Farewell concert for blues artist Mark Rashkow

Mark Rashkow (photo credit: SHARON SHAPIRA)
Mark Rashkow
(photo credit: SHARON SHAPIRA)
Sometimes we tend to think of Israel as the very epicenter of global interest. After all, doesn’t “the whole world” constantly follow developments in our neck of the geopolitical woods, never missing a beat as Trump or Bibi or Abbas says this or that, or some violence breaks out somewhere around here? Personally, as someone who endeavors to abstain from following news coverage of that nature, I think of this little country more in relation to its diminutive corporeal spread, and to its location far away from the wealthier environs of the “real” Western world.
But, once in a while, we come across a bona fide world beater in our midst. We are talking about the real McCoy here, not a figment of some over-stimulated media professional’s furtive imagination. The gent in question is Mark Rashkow. If the name does not immediately set some bells apealin’ perhaps mention of the likes of Michael Jackson, blues icon Muddy Waters and Jimi Hendrix drummer Buddy Miles might do the business.
All of the above, and quite a few other American rock, pop and blues A-listers, have benefited from the support of the emotive instrumental and vocal output of Chicago-born Rashkow, who says he is “close to 70.” For the past 17 years, since his return to these shores, he has been doing his bit to up the bluesy ante up and down the country, proffering quality heartfelt musical fare to blues-loving audiences.
On February 26 (9 p.m.), Rashkow will take his leave of the local entertainment sector when he plays a farewell concert at Tel Aviv’s Terminal 4 music venue. The valedictory turn has been prompted by failing health, as Rashkow looks to drop down a gear and take care of some ongoing cardiological issues. “I don’t want to push anything,” he notes. “I just want to live as long as I can and be happy.”
Not that the bass player-guitarist-vocalist is looking to check out anytime soon, but he says he has plenty to look back on with a broad smile. “I’ve been there and done that already. I have been blessed. I don’t know too many people during my lifetime, who have been blessed to do the things they wanted to do, in a way they wanted to do, without anybody changing it. I did it my way.”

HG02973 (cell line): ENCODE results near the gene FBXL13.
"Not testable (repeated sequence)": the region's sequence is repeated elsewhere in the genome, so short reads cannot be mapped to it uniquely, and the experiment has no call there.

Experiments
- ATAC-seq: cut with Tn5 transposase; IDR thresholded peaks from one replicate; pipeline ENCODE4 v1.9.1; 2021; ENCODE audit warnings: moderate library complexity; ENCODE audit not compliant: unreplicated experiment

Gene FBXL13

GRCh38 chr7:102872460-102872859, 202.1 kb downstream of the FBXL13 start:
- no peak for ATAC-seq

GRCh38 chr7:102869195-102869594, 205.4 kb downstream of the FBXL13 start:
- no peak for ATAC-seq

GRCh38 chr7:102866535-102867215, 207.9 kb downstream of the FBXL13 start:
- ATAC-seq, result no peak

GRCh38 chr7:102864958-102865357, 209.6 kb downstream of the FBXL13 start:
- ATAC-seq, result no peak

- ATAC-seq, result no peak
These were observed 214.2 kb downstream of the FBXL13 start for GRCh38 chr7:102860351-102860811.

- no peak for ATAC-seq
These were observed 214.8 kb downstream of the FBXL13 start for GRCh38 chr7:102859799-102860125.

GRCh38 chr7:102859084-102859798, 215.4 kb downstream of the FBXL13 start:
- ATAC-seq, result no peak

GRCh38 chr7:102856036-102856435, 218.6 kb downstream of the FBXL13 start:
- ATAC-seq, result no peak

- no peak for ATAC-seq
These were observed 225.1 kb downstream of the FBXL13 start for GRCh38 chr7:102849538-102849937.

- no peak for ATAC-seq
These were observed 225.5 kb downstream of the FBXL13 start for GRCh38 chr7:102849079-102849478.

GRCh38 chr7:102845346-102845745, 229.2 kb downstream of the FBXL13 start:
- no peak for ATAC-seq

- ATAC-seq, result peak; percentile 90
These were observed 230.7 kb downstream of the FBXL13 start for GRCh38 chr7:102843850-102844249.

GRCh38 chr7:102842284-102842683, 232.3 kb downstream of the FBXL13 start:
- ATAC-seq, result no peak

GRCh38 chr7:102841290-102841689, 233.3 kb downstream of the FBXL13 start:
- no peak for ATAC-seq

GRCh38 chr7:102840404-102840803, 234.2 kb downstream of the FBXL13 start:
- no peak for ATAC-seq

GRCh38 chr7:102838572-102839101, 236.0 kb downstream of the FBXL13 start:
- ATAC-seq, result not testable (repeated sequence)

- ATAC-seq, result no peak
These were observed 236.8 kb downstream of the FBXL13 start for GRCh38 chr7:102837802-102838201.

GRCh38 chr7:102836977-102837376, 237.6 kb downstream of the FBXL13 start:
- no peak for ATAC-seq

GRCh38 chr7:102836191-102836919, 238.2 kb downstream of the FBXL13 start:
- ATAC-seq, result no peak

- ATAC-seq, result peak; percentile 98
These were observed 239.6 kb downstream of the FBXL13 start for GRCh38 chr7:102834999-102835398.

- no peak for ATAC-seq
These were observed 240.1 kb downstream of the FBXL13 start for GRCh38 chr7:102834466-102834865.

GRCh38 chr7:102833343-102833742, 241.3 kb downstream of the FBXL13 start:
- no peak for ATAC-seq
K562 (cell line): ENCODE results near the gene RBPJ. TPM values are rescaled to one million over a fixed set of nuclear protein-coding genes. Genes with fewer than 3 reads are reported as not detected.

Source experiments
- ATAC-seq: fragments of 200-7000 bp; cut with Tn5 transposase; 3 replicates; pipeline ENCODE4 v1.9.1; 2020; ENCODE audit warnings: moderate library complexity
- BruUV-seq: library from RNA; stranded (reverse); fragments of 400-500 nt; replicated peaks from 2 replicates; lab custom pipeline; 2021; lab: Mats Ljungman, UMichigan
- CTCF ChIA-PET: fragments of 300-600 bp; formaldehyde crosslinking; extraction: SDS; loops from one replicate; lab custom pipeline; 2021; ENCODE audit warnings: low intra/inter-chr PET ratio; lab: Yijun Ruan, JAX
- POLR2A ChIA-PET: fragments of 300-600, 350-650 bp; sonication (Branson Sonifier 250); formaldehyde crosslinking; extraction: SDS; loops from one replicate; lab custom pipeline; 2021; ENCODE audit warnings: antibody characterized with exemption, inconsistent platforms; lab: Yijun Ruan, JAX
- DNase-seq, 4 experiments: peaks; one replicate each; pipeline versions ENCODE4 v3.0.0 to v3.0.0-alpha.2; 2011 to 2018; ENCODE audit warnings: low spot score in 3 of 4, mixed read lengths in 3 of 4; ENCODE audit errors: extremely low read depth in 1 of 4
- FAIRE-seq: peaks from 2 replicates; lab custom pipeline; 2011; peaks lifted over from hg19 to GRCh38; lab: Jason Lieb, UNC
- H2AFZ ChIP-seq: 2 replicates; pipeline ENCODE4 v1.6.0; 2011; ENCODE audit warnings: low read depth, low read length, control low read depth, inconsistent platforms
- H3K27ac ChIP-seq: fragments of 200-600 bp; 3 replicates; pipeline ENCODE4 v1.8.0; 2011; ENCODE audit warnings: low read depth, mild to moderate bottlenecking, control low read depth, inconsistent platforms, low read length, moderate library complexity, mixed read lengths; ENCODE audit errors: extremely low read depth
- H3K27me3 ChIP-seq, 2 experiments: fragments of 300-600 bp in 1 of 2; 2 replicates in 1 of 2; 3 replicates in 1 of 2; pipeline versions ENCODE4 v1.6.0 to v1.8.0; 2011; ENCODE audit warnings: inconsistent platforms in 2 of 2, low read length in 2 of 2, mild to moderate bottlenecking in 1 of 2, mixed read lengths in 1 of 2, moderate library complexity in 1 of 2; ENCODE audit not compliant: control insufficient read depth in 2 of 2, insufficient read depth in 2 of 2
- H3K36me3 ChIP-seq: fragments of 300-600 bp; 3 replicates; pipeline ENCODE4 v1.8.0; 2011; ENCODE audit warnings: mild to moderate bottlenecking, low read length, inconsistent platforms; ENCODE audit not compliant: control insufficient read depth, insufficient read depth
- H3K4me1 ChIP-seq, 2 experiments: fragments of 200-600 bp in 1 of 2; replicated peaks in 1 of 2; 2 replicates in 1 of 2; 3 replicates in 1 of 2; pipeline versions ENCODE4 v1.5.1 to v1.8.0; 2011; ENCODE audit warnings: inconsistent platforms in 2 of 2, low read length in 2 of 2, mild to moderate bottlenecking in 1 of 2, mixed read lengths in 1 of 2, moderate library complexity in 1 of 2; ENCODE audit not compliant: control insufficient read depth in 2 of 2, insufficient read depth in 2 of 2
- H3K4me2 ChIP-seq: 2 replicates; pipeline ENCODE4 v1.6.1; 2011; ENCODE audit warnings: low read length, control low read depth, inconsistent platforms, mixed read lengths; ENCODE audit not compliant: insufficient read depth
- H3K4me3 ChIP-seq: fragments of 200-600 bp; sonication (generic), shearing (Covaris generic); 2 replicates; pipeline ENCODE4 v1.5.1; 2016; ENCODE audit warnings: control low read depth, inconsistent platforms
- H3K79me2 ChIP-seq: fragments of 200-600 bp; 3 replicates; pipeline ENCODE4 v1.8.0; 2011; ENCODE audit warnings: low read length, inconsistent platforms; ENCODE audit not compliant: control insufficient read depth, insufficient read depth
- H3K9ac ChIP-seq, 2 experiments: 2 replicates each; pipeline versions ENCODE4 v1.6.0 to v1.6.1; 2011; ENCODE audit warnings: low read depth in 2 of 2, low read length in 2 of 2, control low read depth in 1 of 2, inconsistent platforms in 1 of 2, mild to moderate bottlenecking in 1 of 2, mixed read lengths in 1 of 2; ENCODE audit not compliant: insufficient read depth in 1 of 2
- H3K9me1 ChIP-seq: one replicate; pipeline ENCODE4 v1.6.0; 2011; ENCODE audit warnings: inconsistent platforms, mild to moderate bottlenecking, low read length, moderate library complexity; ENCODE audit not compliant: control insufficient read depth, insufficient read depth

Rashkow will certainly step aside from the spotlight “in his own way,” and in the best of company. The roll call for the show features a veritable Who’s Who of the Israeli rock, pop and blues community, taking in blues-leaning stalwart Dani Litani, guitar wizard Avi
Singolda, American-born blues singer and harmonica player Dov Hammer and veteran pop artist Hanan Yovel. Peerless rock-pop radio show presenter, and sometime percussionist, Yoav Kutner will also be on hand to underscore the beat, and probably to expound on Rashkow’s invaluable part in enhancing the local blues scene over the years.
When Rashkow says he has “been there and done that,” that’s not the stuff of bravado. The man has really managed a few things in his time thus far. He also comes from right side of the blues tracks, growing up on the rough and ready South Side of Chicago in the ’50s and ’60s. Then again, he talks about coming from the only Jewish family in the neighborhood, so one wouldn’t have expected him to find his way to the very core of the Chicago-based blues community.
But Lady Luck intervened just at the right time. And he didn’t exactly start in the Junior League either. “My first professional was when I was 14 years old, when I played bass for Buddy Miles,” he exclaims. That is nothing short of miraculous, especially considering that, at his own admission, he wasn’t quite a wunderkind. “I wasn’t a great player,” he recalls. “There’s a lot of truth and a lot of myth about Mark Rashkow,” he chuckles. “The truth is I was a little tiny, 5’3” white kid – that’s how tall I was when I was 14. I didn’t grow until I was 18. When I went into the Israeli army I was about 5’6” or 5’7”. So, we’re still not talking basketball dimensions here. “I’m probably about 5’9” now.”
But, it seems, height challenges were not an issue for the bassist, especially when Miles lost his bass player. “I think he broke a finger, and somebody said to Buddy, there’s a guy that lives on the South Side of Chicago whose nickname is Last Minute Mark. I heard this from Buddy later. That person told him he’s not going to get a bass player to come out and play on a Friday night, and he should get a hold of this 14-year-old-kid.”
Out of desperation Miles promptly called the Rashkow household and was countered by a tough-talking, protective Mrs. Rashkow, who was not about to let her adolescent offspring go out on some jaunt, with someone he she didn’t know, without getting some pretty strong assurances and decent collateral. “He called up my house and my mother answered the phone,” Rashkow recalls.
“This is 1965. This is Chicago and a black man calling my house. He says let me talk to Mark, and he tells her he wants me to play with him that night.” Mrs. Rashkow was clearly not born yesterday. “She asks him how much and Buddy tells her he’ll pay me 50 bucks. That was a lot of money in 1965. But she says, ‘nah I don’t think so.’ She gets him up to 100 bucks! That was a lot of money back then.”